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Faculty Focus Poorani Sekar, MD

Date: Friday, January 17, 2020

Poorani SekarWhat is your hometown?

Madurai, Tamil Nadu, India.

How/when did you become interested in science and/or medicine?

I became interested in medicine when I was 10 years old. My dad, a microbiologist, sparked my love of science by teaching me about microorganisms that could cause disease but also be useful to us in medicine and in agriculture. This fascinated me and I wanted to know more about them. Growing up in India I had family members that contracted infections such as TB, meningitis, and Hepatitis A that were severe and sometimes fatal and I wanted to become a doctor when I grew up so that I can treat people afflicted by these illnesses.

When did you join the University of Iowa faculty?

January 2017

How or why did you choose to join the faculty at the University of Iowa?

I have always wanted to work in academic medicine since in addition to caring for patients, I would also be able to do research, teach and participate in other scholarly activities. The University of Iowa is highly ranked in many specialties and the physicians here provide excellent care for their patients. The unique thing about Iowa is that all faculty, including the world’s foremost experts in their field, are down to earth and easily approachable. So, when a position opened at the University of Iowa for an infectious disease physician, I was excited to apply.

Is there a teacher or mentor who helped shape your career?

Dr. T.P. Ganesan, the first MD in Trichy (a big city in India) was my mentor and biggest inspiration. He cared for my grandparents, my parents and me. He had a small clinic where he used history and physical examination alone (with minimal lab/imaging studies) to diagnose and treat patients. He kept up with the current literature and practiced medicine until he died at the age of 93. His patients were not obliged to pay him (India has a fee for service model) anything and left whatever money/goods that they could. I was inspired by his passion for medicine, and his caring for the poor and the sick.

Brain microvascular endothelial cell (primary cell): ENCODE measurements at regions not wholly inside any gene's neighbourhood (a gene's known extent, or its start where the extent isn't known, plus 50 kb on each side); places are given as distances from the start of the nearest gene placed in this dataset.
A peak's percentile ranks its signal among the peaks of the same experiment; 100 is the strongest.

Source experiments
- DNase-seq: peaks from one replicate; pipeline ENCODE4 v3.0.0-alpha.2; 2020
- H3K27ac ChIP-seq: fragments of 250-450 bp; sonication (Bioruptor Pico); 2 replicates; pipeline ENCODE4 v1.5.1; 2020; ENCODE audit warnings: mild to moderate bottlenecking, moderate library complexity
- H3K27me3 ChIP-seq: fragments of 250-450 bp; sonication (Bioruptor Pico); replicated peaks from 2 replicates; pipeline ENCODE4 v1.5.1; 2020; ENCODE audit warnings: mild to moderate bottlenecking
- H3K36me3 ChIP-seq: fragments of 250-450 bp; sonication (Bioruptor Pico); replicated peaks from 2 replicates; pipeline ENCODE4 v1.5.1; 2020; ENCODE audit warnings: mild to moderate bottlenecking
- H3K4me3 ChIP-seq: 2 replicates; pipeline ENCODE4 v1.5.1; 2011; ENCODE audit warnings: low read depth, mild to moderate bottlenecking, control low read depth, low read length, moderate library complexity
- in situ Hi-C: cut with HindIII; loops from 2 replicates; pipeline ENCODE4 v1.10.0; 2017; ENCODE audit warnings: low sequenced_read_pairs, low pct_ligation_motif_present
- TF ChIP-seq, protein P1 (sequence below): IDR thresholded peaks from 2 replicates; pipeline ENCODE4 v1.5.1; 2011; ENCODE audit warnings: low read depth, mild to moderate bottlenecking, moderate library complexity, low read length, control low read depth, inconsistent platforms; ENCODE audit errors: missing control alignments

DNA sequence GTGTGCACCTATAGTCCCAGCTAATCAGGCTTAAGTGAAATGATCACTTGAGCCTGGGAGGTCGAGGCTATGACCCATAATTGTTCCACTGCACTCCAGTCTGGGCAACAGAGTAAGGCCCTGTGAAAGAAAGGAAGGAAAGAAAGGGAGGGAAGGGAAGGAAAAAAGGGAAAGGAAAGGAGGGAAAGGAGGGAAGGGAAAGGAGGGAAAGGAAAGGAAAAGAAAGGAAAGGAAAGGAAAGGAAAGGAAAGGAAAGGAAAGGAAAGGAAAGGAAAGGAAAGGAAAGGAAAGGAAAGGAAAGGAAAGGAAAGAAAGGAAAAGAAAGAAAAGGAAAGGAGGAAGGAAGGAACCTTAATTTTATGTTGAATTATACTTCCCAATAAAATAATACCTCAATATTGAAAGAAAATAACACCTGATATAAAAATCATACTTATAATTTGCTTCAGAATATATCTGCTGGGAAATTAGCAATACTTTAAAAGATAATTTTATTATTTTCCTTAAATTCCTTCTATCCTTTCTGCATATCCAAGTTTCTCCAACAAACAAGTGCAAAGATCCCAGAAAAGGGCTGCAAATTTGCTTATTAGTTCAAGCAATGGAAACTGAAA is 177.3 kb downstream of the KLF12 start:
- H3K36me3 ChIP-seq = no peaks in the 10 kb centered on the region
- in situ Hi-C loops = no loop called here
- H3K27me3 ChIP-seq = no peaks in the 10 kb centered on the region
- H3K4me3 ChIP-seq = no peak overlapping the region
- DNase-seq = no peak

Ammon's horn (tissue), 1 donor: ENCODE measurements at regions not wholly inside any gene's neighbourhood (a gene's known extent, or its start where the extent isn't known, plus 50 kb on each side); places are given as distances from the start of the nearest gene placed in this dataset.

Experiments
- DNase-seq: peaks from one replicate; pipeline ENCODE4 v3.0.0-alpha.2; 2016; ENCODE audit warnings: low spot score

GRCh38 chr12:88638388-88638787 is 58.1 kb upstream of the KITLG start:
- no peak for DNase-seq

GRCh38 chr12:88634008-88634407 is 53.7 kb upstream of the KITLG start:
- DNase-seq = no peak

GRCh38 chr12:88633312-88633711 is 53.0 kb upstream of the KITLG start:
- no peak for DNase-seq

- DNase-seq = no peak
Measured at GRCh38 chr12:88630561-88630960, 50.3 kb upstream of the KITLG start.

How do you see your faculty role impacting medicine and/or science?

I think my biggest impact in medicine would be passing on what I have learned to future generations of healthcare providers. I teach my students to provide compassionate care to patients and to always listen to everyone on the healthcare team including the patients and their families since you never know who might provide a brilliant idea that leads to making the correct diagnosis.

What is the biggest change you've experienced in your field since you were a student?

Hepatitis C is now curable with a short course of oral medications.

What one piece of advice would you give to today's students?

Always listen to your patients and treat them as you would treat your family members and how you would want to be treated.

In what ways are you engaged in professional activities outside the University (i.e. population-based research, mentoring high school students, sharing your leadership/ expertise with organizations or causes, speaking engagement off campus, etc.)?

I do research with faculty at the VA on when it is appropriate to prescribe antibiotics chronically to suppress infections that cannot be cured. I also do research with an anthropologist at UIHC to learn about how physicians make decisions on treatment of infections. I co-chaired the culturally responsive healthcare in Iowa conference in 2019 which focuses on providing culturally competent and responsive care, improving access to care and reducing health disparities.

What are some of your outside (personal) interests?

 Photography, traveling internationally, road trips in the US visiting national parks and small towns, making and trying various cuisines,  gardening

Learn more about Poorani Sekar, MD